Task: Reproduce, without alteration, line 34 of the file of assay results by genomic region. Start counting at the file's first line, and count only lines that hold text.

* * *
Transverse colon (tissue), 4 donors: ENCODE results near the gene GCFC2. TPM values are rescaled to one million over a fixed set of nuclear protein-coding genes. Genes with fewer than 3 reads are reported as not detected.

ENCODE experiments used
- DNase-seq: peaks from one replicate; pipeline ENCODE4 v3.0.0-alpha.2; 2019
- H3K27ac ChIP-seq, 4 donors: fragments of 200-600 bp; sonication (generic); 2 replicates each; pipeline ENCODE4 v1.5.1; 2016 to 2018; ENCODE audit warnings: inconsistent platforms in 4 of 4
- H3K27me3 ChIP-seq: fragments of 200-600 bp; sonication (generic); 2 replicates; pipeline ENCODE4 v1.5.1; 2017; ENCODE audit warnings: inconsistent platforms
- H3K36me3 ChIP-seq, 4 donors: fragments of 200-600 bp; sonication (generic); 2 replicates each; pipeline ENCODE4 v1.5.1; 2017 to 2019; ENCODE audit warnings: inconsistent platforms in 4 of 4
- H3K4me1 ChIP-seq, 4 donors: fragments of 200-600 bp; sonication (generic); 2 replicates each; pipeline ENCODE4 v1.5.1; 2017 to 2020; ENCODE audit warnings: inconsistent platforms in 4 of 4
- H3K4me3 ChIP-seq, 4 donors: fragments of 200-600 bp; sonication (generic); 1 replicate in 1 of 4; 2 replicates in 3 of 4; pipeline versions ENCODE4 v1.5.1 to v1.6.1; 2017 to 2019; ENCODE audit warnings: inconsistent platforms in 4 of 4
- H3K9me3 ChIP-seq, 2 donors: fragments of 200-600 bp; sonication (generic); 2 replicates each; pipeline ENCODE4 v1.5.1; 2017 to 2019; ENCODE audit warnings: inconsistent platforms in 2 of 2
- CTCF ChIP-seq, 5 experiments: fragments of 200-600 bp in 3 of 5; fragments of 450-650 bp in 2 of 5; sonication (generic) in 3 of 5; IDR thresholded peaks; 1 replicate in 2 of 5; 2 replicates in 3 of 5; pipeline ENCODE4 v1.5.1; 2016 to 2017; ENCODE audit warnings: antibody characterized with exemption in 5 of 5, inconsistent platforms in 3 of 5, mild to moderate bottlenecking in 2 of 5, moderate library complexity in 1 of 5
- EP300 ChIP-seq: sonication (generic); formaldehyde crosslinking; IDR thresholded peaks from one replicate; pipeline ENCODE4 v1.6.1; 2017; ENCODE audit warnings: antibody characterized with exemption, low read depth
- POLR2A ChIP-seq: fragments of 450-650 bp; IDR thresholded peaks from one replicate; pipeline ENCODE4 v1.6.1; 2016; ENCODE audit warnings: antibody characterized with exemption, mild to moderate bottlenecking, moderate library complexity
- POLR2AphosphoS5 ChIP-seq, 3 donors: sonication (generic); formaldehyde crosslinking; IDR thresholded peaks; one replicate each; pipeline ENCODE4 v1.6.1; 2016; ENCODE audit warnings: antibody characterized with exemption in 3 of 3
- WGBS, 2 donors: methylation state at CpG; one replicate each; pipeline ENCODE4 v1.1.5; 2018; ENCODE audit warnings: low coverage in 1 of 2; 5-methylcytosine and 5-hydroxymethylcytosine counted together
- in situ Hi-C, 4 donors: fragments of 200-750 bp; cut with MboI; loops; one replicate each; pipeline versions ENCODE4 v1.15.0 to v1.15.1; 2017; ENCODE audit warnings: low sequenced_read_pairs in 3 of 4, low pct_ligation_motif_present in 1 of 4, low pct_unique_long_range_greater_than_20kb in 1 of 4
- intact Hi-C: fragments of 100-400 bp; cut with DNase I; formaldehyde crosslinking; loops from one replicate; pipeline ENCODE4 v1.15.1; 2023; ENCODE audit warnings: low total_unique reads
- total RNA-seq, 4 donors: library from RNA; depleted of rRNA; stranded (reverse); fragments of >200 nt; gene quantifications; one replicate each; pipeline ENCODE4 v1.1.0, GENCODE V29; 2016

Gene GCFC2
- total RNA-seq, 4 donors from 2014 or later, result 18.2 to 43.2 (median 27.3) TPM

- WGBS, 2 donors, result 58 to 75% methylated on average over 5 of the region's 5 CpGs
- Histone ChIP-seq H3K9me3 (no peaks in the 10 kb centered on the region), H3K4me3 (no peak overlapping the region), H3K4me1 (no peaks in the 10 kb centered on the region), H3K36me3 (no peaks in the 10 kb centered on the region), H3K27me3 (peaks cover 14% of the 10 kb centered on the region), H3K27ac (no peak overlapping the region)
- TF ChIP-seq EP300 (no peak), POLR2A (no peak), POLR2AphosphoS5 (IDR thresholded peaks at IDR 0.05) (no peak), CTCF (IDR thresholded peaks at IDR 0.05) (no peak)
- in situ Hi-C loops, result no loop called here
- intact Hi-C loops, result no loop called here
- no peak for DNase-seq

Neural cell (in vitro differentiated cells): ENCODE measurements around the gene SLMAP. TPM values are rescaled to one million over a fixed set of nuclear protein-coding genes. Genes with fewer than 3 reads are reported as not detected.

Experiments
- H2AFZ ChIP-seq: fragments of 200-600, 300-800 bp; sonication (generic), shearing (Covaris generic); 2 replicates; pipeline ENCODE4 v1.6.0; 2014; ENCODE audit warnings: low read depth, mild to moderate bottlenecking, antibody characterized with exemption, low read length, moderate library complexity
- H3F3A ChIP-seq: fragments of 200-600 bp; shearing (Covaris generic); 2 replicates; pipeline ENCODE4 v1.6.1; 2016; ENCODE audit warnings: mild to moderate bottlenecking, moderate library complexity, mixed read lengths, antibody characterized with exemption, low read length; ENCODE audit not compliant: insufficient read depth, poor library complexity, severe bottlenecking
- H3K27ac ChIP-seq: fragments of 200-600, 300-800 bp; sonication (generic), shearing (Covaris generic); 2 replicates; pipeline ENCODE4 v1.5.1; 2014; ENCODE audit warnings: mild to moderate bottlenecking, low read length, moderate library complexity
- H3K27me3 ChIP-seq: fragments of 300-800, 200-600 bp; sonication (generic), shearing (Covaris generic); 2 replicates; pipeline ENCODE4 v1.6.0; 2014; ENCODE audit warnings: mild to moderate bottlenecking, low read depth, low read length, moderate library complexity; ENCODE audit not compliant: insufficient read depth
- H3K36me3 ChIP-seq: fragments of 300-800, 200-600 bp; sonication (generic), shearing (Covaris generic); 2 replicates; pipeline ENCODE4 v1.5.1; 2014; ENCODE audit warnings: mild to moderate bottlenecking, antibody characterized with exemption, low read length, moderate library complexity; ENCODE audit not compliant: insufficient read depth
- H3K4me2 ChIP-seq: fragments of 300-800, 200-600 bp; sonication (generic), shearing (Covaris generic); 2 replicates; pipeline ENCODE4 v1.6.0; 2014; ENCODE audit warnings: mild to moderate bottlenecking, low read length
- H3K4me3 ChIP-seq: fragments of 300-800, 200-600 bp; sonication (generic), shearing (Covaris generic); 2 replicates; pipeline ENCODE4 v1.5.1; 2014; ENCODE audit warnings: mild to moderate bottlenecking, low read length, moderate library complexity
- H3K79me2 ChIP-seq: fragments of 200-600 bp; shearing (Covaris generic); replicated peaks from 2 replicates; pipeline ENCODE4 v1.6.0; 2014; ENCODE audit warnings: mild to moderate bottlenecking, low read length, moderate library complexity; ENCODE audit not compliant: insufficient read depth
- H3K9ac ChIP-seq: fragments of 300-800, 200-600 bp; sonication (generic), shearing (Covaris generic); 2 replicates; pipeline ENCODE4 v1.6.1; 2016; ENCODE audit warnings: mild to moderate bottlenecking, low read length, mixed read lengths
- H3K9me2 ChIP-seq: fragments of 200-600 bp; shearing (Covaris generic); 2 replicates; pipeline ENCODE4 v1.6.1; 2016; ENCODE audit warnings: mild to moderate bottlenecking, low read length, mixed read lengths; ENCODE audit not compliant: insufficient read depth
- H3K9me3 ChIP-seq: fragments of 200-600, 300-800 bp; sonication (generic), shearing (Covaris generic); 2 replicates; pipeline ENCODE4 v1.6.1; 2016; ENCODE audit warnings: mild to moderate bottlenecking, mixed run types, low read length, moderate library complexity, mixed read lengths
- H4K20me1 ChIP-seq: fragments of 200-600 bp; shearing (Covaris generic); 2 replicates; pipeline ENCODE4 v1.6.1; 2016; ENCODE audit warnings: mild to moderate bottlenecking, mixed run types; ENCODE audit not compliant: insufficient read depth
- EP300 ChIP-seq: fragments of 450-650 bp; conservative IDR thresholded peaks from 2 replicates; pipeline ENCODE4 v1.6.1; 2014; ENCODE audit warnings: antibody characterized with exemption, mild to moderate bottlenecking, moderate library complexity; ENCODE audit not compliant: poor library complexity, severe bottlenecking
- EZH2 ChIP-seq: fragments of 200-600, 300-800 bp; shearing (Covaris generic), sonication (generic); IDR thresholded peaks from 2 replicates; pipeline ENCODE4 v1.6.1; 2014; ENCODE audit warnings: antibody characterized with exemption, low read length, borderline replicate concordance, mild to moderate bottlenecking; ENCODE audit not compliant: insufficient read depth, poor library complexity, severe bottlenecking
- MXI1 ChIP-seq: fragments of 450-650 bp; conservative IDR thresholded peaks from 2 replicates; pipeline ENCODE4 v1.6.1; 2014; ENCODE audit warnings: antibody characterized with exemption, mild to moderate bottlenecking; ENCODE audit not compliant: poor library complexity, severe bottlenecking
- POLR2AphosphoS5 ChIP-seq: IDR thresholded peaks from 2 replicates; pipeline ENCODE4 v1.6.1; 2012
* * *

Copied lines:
- H3K4me3 ChIP-seq: fragments of 300-800, 200-600 bp; sonication (generic), shearing (Covaris generic); 2 replicates; pipeline ENCODE4 v1.5.1; 2014; ENCODE audit warnings: mild to moderate bottlenecking, low read length, moderate library complexity